Many people are content with this. But many aren't. No matter how hard they try, some people know instinctively that the Main thing is not an illusion. It is real. Among them, some people go on to explore the idea of their actual purpose. Of those, some smaller percentage comes to grip with the idea that they really were created to obey God. A portion of them, then realize that they've failed to keep that obligation. It is only at that point does Christianity have any meaning to them.
So, before (chronologically speaking) a Christian is anything else, he or she is someone who has recognized that there is a plan for them to follow and that they have not followed it. To put it another way, a Christian is someone who has sinned, recognized they have sinned, and has begun to look for a way to rectify the situation. This must be the case, because as we'll see later, until someone has this understanding, the rest of Christianity will be meaningless to them.
Wednesday, April 24, 2002
Reason Express has some interesting comments on hate crime prosecution.
Besides, premeditated murders of strangers always involve hate--mindless and unfocused or laser-sharp and monomaniacal, it matters little. Prosecuting the hate seems beside the point.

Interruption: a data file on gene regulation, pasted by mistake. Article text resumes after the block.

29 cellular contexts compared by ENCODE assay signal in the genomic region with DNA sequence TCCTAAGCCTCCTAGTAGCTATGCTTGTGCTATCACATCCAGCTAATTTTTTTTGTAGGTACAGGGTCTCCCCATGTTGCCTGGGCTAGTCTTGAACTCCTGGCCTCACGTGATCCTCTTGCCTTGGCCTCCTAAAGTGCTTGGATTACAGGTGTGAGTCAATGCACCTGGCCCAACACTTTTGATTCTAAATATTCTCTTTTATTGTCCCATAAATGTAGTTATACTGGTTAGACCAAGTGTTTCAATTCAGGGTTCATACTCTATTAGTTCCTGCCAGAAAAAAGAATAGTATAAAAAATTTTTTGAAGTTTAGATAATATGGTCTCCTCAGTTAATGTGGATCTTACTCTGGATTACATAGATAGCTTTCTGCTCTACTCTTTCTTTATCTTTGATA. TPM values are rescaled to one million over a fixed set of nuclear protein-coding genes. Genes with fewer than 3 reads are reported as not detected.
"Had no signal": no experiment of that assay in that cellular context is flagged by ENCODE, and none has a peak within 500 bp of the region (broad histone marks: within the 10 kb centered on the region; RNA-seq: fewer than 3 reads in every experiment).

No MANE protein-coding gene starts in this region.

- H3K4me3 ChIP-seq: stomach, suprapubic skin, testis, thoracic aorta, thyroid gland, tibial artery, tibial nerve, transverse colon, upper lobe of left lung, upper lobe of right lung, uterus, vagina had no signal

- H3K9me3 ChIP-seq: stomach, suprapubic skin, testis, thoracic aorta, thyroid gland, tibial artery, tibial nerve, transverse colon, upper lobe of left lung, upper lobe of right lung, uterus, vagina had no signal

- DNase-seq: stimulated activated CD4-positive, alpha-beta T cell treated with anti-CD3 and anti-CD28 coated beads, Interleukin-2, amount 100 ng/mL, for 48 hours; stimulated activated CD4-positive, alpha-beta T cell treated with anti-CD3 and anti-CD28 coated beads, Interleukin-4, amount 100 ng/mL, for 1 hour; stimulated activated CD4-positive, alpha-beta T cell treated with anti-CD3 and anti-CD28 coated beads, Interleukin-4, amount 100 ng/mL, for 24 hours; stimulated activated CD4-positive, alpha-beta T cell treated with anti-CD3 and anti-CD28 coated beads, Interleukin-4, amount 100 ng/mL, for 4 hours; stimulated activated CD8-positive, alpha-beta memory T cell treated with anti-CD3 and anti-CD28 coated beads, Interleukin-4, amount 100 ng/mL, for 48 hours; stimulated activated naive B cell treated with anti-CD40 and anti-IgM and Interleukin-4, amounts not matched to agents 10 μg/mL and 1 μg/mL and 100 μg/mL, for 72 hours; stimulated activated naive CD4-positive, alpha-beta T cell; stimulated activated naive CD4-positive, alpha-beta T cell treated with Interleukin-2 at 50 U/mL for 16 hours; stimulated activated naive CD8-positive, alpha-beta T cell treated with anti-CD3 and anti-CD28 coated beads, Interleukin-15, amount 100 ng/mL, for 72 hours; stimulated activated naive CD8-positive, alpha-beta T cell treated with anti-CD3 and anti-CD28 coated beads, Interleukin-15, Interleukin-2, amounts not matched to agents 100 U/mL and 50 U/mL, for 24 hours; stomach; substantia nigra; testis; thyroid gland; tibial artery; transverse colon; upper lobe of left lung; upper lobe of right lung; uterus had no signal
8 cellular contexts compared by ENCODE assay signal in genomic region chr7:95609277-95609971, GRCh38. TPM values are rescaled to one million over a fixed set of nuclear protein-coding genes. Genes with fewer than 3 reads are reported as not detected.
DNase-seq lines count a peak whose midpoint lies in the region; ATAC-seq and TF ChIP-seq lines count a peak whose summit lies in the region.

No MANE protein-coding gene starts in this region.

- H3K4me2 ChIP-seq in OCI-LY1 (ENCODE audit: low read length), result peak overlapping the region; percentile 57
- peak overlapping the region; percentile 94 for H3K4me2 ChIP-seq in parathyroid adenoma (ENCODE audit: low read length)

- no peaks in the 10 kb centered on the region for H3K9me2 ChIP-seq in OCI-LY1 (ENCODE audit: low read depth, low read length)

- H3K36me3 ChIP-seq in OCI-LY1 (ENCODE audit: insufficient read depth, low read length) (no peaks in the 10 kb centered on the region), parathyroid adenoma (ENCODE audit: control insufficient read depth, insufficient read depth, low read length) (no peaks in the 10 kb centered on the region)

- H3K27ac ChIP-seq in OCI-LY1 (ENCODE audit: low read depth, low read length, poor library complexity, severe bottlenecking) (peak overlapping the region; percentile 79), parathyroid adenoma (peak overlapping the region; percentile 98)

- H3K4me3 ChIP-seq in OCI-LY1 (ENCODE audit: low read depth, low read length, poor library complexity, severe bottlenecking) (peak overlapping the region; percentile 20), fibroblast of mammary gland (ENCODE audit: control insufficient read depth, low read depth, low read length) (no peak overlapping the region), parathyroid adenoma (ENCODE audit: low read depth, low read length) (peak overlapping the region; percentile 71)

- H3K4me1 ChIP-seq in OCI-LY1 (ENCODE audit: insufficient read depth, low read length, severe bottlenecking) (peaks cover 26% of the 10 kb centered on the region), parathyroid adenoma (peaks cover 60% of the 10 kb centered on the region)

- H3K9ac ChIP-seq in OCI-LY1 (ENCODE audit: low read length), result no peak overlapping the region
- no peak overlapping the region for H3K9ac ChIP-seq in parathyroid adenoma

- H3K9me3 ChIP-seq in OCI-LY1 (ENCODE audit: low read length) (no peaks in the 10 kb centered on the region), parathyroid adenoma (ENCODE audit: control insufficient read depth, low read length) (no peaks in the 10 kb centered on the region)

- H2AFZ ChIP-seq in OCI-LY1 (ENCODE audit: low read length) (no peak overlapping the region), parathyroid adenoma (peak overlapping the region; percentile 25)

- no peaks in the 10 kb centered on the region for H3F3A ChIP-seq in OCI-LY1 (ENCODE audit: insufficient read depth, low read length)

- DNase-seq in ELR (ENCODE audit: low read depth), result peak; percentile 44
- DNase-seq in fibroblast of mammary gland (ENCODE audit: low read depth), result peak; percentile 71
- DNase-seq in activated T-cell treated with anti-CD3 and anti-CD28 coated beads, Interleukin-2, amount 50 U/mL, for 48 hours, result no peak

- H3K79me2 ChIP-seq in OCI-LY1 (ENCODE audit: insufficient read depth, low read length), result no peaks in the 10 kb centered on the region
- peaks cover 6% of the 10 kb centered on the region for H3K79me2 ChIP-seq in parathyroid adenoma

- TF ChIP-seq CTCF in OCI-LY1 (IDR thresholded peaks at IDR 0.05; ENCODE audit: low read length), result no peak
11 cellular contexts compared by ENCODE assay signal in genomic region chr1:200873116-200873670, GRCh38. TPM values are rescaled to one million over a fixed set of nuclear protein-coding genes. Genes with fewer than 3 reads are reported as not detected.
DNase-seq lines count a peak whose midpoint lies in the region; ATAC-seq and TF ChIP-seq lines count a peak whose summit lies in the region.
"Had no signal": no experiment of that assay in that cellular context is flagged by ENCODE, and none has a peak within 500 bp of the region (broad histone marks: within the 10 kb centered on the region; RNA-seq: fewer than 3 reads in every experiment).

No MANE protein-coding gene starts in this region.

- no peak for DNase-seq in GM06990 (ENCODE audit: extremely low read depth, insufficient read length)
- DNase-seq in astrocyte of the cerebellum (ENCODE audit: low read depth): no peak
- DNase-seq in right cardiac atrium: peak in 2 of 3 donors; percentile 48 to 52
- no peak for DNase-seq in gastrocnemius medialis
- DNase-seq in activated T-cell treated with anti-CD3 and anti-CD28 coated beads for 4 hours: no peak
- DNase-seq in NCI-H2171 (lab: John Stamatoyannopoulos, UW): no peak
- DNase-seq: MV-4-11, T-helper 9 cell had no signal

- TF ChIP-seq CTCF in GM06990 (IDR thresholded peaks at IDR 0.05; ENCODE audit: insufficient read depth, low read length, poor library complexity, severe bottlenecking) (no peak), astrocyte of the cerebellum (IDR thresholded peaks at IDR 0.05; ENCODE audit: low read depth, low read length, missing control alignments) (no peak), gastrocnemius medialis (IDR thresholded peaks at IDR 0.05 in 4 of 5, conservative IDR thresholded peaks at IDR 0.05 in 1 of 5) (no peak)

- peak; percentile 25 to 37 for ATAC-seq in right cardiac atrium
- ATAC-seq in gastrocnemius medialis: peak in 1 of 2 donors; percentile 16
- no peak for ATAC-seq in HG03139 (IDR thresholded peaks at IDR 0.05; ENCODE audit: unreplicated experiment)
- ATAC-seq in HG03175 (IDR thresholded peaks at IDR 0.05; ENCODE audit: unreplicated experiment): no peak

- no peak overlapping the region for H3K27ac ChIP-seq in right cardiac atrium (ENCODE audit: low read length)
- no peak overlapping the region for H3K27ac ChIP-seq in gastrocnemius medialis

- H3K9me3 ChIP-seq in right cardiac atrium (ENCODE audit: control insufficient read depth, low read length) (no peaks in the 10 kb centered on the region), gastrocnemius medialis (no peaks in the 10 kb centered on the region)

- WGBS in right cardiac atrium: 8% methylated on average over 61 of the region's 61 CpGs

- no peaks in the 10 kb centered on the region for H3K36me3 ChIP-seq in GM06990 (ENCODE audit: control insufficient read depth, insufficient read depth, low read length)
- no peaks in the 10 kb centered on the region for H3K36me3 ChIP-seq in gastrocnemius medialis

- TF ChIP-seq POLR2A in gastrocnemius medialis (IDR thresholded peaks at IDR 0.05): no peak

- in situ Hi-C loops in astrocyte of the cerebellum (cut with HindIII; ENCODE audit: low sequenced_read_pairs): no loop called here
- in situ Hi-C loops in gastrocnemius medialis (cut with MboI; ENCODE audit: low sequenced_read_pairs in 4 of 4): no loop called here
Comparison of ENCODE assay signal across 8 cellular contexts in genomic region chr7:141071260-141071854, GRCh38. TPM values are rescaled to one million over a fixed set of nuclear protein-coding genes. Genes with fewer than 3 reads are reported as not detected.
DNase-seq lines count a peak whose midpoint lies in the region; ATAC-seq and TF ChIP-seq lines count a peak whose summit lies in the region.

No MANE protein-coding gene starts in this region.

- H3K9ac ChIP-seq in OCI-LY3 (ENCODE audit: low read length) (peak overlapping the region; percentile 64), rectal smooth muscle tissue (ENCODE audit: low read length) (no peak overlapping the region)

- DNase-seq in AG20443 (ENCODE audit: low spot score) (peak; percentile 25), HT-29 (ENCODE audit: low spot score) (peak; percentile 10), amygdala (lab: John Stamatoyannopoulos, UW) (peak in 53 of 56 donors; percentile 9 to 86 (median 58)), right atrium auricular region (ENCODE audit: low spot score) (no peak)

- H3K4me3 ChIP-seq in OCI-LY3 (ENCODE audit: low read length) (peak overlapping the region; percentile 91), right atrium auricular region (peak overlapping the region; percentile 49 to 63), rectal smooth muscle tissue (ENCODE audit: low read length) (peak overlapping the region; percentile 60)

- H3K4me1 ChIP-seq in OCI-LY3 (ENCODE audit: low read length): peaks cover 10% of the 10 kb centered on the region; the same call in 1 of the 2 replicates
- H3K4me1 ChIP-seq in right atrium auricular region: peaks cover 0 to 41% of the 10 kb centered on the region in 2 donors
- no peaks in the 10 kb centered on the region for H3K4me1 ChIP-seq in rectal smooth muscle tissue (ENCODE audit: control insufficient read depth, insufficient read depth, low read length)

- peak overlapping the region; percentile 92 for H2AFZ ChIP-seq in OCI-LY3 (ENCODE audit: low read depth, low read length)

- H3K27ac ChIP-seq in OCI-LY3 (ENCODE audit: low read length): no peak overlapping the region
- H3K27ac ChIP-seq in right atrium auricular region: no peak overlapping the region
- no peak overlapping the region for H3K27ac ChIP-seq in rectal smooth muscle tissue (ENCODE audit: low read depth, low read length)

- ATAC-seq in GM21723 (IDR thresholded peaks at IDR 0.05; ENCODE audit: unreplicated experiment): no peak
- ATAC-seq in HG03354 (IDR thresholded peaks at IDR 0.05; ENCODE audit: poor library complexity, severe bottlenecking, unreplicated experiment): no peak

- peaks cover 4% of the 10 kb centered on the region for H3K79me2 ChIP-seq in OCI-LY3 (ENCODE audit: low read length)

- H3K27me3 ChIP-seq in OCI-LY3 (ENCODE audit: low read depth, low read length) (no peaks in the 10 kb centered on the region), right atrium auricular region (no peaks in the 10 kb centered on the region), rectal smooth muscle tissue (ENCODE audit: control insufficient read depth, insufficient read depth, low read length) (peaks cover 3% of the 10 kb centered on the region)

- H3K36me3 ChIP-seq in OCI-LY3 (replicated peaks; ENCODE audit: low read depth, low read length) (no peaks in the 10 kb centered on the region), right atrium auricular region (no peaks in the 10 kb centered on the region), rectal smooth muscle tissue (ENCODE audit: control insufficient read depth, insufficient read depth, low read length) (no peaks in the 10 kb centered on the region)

I noted a few days ago an interesting trend I'd noticed while listening to the Rush Limbaugh show. Lots of callers are angry at Rush (and others) for criticizing the President. They are apparently afraid that a total lack of conformity will lead to lost elections. In contrast to Rush Limbaugh's wayward fans,Laura Ingraham thinks dissent among Republicans is a good thing. It means they actually have ideas to argue about; this is something noticeably absent from the Democratic party as of late.
Ken Adelman has some observations about the right questions to ask when evaluating responses to terrorism.
Brink Lindsey has a story that should remind us what it means to be a child. Read his piece, then think on this.